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‘#JeSuis’ – behind Aakash Odedra’s first full length work as a choreographer and tackling the forces of darkness. . .

‘#JeSuis’ – behind Aakash Odedra’s first full length work as a choreographer and tackling the forces of darkness. . .

Star soloist presents first complete choreography piece for others and talks about challenges and why personal stakes are high…

HE IS ONE OF THE LEADING dancers of our times and is about to premiere his first full-length choreographed piece in the UK.

There’s quite the story behind Aakash Odedra’s ‘#JeSuis’.

It was initially trailed in a shorter format at the Edinburgh Fringe last year and his dance company has just performed the world premiere of the full length ‘#JeSuis’ at the Arts Centre of New York University in Abu Dhabi.

Tomorrow (February 15) the 70-minute or so piece hits the Patrick Centre in Birmingham and while shorter and ‘work in progress’ performances have been held in a few places, it’s the first time a UK audience will see the final fully-formed production, which has already garnered wide acclaim – and an award.

In Edinburgh, it won the Amnesty International Freedom of Expression of Award.

Odedra took time out to talk to about ‘#JeSuis’ – recounting its unlikely origins, the involvement of seven dancers all from Turkey and how he was met with scepticism and doubt but has triumphed to get ‘#JeSuis’ to the stage.

The work is both a meditation and a response to the increasingly fractured and hostile environment in which we all can find ourselves.

Born out of the refugee crisis in the Middle East, and Turkey, especially, the piece looks also at how the media interprets – and can distort – events and how human relations(hips) are adversely affected.

A soloist with a fine pedigree, and training in both Kathak and Bharatanatyam, Odedra is an accomplished performer and has a global following.

He had gone to Istanbul to conduct dance workshops as part of a performance of ‘Rising’ – a four-piece set choreographed by dance giants Akram Khan, Russell Maliphant and Sidi Larbi Cherkaoui and Aakash himself, respectively.

It was while conducting workshops as organised by the British Council (which supports British artists taking their work beyond these shores), he was struck by the enthusiasm and passion of the dancers.

“That’s when I started working with some of the dancers who are in the piece now,” Odedra revealed to “I was originally allocated two hours a day and the dancers gave me 15, of their own time, it was the passion and hunger they displayed. So, for me that was starting of the inquiry – who are these people and why are they so different?”

That was in 2012, and he went back to Istanbul of his own accord and was struck by the atmosphere.

“There’s this incredible mix of people and one time I was just walking around and saw this protest with drums, and an ocean of people coming forward, I couldn’t understand what it was about – I was quite taken aback,” he recounted.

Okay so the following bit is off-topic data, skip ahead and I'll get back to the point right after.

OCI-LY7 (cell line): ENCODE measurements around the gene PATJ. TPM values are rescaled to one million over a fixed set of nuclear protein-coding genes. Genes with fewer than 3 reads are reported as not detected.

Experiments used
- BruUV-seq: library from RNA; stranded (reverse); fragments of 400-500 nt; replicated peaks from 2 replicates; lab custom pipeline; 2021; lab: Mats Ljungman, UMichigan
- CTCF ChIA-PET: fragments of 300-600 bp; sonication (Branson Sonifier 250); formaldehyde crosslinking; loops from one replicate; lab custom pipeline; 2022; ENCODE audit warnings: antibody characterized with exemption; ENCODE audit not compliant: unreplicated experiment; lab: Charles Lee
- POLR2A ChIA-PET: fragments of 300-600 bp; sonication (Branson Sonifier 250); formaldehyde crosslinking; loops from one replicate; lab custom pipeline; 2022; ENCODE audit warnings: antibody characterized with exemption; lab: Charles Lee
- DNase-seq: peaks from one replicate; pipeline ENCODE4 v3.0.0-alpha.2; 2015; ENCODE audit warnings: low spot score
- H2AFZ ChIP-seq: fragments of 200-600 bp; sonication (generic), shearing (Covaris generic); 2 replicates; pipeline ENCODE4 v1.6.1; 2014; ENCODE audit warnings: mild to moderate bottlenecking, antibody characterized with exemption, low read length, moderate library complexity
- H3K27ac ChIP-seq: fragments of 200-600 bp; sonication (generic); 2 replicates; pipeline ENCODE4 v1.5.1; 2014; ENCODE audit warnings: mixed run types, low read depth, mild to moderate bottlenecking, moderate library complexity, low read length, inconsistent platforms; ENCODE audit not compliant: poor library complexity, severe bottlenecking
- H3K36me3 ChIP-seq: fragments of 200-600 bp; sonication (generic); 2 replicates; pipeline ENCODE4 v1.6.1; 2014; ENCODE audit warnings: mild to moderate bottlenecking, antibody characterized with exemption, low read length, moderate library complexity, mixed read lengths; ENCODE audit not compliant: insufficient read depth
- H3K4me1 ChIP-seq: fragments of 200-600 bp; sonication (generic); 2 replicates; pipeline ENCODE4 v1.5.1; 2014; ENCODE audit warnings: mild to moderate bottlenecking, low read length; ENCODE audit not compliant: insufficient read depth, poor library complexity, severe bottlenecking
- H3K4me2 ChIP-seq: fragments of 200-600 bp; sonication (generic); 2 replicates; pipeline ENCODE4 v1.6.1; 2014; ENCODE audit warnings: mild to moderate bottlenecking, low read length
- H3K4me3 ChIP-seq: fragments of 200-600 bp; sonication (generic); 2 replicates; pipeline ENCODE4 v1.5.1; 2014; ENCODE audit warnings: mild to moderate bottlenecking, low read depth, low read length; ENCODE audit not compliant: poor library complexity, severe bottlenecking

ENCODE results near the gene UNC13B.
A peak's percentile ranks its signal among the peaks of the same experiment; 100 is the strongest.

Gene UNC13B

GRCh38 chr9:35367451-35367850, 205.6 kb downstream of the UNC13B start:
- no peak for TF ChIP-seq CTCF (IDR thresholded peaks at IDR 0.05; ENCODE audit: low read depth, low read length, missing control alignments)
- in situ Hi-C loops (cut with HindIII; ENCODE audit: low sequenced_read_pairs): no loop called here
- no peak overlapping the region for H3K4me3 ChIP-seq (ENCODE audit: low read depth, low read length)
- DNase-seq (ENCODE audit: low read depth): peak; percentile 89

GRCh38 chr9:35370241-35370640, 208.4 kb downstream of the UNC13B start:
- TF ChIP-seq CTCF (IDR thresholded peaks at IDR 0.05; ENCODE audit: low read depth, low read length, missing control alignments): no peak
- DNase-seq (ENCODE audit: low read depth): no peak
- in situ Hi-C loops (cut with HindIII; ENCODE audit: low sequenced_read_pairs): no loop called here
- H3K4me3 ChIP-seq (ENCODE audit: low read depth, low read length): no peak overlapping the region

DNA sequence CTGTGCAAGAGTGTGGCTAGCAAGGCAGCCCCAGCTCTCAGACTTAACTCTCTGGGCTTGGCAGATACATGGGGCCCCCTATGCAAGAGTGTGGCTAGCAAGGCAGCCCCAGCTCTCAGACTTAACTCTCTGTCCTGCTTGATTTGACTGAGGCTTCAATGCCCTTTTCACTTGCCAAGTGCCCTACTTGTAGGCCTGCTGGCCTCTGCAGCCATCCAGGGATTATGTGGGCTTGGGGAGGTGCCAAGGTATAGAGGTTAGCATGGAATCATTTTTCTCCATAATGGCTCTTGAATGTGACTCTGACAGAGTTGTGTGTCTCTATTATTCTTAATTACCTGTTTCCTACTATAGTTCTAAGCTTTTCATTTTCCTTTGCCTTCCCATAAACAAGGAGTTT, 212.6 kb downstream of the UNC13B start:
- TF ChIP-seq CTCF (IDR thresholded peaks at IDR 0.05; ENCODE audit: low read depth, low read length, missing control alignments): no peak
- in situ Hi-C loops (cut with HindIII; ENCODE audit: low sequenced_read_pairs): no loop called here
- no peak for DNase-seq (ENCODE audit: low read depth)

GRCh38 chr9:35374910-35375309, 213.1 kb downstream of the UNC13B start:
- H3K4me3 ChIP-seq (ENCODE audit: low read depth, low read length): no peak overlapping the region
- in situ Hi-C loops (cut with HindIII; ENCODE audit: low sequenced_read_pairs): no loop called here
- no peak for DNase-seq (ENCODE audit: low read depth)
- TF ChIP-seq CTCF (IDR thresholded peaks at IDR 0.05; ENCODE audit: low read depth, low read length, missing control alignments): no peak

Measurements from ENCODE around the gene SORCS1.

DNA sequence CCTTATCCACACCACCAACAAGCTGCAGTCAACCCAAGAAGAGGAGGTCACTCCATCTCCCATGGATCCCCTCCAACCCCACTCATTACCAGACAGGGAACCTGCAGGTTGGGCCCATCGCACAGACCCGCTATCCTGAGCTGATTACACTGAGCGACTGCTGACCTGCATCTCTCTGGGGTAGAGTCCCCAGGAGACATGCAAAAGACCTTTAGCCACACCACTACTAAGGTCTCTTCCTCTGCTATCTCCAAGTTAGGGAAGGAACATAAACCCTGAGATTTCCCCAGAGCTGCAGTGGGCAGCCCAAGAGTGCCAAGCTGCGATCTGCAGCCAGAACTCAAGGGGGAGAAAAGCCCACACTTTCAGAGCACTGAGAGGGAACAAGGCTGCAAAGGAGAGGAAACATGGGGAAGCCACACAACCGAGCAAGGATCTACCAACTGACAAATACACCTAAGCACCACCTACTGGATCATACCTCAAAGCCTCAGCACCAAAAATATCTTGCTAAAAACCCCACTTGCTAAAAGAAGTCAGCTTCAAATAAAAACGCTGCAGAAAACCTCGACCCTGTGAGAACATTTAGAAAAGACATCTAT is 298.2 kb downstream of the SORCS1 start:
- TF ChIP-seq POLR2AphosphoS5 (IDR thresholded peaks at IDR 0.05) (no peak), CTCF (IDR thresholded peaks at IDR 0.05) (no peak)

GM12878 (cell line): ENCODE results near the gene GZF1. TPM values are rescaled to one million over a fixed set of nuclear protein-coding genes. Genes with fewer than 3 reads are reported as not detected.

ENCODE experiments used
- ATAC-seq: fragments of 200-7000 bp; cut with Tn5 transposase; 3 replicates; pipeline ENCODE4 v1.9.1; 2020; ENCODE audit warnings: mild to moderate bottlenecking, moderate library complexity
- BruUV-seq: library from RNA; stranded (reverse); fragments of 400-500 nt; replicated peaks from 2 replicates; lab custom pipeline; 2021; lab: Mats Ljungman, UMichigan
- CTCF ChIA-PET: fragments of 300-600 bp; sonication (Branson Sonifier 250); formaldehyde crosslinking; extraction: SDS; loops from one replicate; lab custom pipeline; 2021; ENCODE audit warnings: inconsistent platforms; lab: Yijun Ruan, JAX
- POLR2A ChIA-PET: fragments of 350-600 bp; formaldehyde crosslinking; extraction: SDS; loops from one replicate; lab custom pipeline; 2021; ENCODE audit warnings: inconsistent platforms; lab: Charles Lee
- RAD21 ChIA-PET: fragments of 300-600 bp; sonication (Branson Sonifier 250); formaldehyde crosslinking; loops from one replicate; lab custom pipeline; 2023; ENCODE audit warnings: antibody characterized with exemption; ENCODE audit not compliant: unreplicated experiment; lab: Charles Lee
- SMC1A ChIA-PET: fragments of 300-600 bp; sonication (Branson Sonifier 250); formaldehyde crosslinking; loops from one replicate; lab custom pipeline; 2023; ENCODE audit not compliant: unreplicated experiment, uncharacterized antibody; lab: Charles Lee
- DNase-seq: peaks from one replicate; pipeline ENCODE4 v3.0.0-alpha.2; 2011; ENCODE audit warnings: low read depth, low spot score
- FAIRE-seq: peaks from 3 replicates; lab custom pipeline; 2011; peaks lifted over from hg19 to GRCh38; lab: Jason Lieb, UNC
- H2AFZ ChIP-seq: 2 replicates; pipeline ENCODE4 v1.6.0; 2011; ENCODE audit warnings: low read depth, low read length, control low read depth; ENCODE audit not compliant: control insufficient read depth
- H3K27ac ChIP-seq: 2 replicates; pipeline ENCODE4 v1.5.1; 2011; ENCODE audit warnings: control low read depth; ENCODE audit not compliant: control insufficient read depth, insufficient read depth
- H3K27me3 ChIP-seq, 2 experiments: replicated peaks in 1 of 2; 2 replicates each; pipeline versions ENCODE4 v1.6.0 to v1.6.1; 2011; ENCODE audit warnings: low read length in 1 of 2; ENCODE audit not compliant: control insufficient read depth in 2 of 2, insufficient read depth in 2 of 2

Turkey itself was going through a period of profound strife and change – there were refugees from the Syrian crisis spilling over into its territory; extremist cells were recruiting and facilitating movement into Syria and Iraq supporting Daesh (so called ‘Islamic State’); the country was hit by several terror attacks; there was an aborted coup, and the state under President Recep Tayyip Erdoğan was increasingly clamping down on dissent and opposition, and was involved in major offensives against both Daesh and Kurdish rebels.

This uncertain environment had an impact on Odedra and clearly the dancers were living it daily.

“What I can say about all of them (the dancers) is that they have great souls – a massive amount – you just can’t buy that. That has to come from your life and your life experience,” explained Odedra.

He was determined to work with them, but the portents were not good – on a fundraising drive he was met with negativity and disapproval.

“I faced a lot of opposition when I made this piece. Many promoters turned around to me and said this sounds great but sorry we are not going to support you in this, because the dancers are from Turkey, you are going to have a lot of problems getting visas for all seven dancers. They said this to my face.

Aakash Odedra

“They said it was too ambitious, but where there is a will there is a way,” Odedra declared.

He got the opportunity of visiting refugee camps in Greece and saw first hand the difficulties people were experiencing, and it left a profound shadow over him.

“We are all displaced,” he stated. “We are facing an internal displacement now.

“These are people (in Turkey) who are surrounded by people who have been displaced.

“Generations here are still crying – about feeling odd and wondering whether we belong or don’t (in Britain).

“You watch news bulletins and read reports in the media, but there is a lot of manipulation and the reality when you go there is completely different. We want to question that.”

It is a deeply personal piece but one also inspired by the experiences of his Turkish colleagues.

“It’s a magnification but it also becomes a reflection of what is happening in rest of the world.

“There is a risk in doing something like this – but if you don’t take risks and pursue (things you want to), you might as well go and live in Switzerland!”

No disrespect to Switzerland, but Odedra clearly wants a reaction to ‘#JeSuis’ – mind, body and soul.

Info/Tickets: ‘#JeSuis’ Thursday & Friday February 15 & 16, 8pm – Birmingham Hippodrome, Hurst St, Birmingham B5 4TB
Read our review of #JeSuis after its UK premiere here on and know when it is out by following on FACEBOOK or TWITTER, if you are not already…

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Written by Asian Culture Vulture